Next time you read a novel, try speaking some of the dialog aloud. Then analyse a conversation between real human beings (as opposed to imaginary ones) — preferably by recording one in the wild and then transcribing it directly to text. (NB: It helps if the conversationalists aren't self-conscious about being recorded.)

(You knew this was coming, right?)

Comparing feature lists and statistics doesn't really work on Apple's products, because that's not what makes them sell.

Selling on feature lists only works if you're trying to differentiate your product from a pack of close rivals in the same niche. Apple 2.0 — post-1998 — sells by inventing a new niche and then defending it, by staying out in front of the pack of me-too products.

So what's the new iPad like?

The spam has gone exponential.

I have just shut down comments on all but the last five blog entries. And I am switching off the ability to post comments globally for 24 hours. Normal service will be resumed tomorrow, i.e. on Saturday 17th around 4pm GMT (lunchtime if you're in New York). I am crossing my fingers and hoping that the shutdown will cause the spambots to give up and go away. It's a forlorn hope, I know, but it's worth a try.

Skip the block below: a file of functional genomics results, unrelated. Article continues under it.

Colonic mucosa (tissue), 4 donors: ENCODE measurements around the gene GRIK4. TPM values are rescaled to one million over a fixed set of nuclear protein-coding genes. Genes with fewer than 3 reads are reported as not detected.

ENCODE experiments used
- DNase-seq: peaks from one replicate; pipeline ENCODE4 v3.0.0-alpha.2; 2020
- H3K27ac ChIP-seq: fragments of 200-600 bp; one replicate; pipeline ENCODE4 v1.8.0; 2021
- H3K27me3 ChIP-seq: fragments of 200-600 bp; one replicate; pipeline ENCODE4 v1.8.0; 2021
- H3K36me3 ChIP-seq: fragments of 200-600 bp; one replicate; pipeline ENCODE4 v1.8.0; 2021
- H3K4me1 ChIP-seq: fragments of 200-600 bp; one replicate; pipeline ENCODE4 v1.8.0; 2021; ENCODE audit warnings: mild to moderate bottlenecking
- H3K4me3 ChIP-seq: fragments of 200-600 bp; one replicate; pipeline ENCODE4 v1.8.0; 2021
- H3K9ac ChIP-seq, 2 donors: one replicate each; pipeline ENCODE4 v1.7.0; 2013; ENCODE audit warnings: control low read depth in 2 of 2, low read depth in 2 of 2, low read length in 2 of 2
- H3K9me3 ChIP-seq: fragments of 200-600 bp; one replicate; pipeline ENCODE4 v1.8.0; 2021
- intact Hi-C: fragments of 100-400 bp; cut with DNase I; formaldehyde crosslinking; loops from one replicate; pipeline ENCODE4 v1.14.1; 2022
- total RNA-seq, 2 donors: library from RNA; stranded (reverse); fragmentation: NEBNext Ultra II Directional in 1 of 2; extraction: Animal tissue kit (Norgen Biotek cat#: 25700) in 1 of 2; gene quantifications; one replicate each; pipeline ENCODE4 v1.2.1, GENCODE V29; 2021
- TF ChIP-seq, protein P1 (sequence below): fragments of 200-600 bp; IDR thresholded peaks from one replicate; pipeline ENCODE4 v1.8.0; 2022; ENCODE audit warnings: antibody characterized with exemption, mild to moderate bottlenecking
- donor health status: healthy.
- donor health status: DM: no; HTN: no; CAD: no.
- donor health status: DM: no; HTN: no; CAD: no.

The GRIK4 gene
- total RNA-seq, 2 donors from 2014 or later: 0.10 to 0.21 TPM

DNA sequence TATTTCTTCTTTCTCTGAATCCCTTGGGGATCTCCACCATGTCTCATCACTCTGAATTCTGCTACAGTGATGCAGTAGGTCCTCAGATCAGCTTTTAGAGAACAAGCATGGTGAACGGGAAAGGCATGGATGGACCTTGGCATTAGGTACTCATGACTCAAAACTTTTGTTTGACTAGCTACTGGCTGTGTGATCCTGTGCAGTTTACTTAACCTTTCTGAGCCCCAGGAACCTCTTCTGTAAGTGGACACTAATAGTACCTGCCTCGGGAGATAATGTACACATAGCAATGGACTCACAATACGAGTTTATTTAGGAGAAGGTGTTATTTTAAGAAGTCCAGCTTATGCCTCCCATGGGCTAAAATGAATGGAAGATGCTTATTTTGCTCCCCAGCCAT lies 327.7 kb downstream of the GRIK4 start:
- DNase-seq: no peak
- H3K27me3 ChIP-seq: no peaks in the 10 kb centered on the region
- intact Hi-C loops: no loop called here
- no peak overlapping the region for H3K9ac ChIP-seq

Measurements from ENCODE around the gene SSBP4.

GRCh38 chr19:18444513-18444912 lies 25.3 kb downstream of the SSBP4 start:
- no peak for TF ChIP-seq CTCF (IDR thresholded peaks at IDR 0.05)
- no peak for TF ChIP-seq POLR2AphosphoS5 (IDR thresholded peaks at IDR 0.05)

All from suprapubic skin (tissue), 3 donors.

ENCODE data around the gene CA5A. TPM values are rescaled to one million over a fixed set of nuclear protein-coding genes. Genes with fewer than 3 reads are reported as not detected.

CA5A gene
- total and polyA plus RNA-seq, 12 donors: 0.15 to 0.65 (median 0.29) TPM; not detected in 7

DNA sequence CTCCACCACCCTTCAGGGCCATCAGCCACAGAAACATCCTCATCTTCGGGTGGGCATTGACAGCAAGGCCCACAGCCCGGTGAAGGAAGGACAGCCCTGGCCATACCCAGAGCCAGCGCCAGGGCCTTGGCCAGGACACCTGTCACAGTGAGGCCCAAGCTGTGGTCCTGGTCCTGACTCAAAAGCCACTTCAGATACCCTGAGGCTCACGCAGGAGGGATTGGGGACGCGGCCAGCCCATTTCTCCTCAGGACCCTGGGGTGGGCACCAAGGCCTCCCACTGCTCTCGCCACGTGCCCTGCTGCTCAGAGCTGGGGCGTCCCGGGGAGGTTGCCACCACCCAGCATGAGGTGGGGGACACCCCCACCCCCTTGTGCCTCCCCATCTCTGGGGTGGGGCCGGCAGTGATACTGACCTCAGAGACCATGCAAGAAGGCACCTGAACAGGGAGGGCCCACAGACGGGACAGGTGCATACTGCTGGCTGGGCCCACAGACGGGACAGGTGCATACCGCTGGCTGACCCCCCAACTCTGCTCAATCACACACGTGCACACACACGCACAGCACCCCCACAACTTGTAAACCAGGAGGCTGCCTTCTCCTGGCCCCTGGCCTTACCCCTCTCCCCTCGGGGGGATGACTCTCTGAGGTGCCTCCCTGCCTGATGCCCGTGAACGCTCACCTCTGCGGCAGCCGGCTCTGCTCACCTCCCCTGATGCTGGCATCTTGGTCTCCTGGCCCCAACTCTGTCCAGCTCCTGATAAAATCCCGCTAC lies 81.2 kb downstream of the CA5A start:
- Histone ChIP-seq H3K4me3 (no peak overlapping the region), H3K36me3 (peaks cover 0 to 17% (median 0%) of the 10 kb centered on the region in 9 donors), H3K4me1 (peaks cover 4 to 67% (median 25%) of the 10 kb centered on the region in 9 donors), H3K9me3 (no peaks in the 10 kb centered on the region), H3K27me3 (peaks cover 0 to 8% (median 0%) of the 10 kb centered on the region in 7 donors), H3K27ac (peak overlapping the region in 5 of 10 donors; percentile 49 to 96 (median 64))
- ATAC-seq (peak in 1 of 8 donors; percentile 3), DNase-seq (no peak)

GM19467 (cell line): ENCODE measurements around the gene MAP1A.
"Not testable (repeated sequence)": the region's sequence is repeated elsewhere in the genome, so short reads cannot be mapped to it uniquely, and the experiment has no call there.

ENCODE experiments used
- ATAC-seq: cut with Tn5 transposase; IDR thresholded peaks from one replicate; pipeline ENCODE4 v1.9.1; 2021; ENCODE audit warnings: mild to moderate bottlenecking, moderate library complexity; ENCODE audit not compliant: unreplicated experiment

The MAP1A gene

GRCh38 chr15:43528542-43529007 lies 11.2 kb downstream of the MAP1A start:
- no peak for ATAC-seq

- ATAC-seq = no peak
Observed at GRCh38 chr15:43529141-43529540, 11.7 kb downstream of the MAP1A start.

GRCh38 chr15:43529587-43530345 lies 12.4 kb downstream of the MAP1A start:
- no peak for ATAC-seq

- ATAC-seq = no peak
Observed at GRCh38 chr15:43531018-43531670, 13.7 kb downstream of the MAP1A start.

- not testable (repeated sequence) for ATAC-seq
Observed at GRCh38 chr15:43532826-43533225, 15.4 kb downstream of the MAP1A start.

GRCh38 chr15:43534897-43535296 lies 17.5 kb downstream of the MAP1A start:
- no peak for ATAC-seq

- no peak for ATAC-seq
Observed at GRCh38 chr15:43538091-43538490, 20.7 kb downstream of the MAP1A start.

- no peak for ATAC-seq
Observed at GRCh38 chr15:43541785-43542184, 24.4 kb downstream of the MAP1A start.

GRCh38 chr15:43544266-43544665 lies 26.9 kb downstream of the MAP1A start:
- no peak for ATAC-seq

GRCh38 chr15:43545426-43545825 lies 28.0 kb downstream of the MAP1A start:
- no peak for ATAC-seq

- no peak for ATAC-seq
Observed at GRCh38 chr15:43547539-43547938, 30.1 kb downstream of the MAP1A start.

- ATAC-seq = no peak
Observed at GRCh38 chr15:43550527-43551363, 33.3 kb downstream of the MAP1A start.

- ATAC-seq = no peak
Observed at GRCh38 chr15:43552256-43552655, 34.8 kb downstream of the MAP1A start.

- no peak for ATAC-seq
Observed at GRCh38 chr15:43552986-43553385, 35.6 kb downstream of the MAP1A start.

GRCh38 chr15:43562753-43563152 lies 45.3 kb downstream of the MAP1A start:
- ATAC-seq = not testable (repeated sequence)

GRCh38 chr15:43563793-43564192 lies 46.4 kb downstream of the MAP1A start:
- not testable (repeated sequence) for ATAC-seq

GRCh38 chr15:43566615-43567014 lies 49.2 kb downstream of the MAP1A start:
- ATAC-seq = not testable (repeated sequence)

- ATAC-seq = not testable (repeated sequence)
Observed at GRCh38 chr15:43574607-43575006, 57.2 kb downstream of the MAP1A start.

If you're wondering what the 500 Server Errors are about, or why comments are currently closed, it's because the spam was coming in so thick and fast that the blog software couldn't classify it and bin it fast enough. None of it is getting through (it's really simple-minded stuff and easy to auto-detect and shitcan) but it clogs up the server's CPU and disks. In particular, this blog runs on Movable Type and MySQL, and has a dual-core 2.4GHz Athlon box to run on — about half the power of my last laptop. And it is being hammered. The trash can auto-empties after 30 days (yes, Alan, I tweaked the threshold) and currently holds a whisker under 59,000 spams; however, all but about 1-2000 of them have come in the past two weeks.

(If you want to contact me wrt. spam filtering, try tweeting to @cstross. Note, however, that I've been running this system for more than six years, I have expert help, and I think we've explored most of the options for securing a movable type installation.)

Here is some random stuff I have stumbled across in the past week, which I was hitherto unaware of, and which may or may not make it into a future work of near-future fiction. Can you think of a short story plot that uses any three of these four things?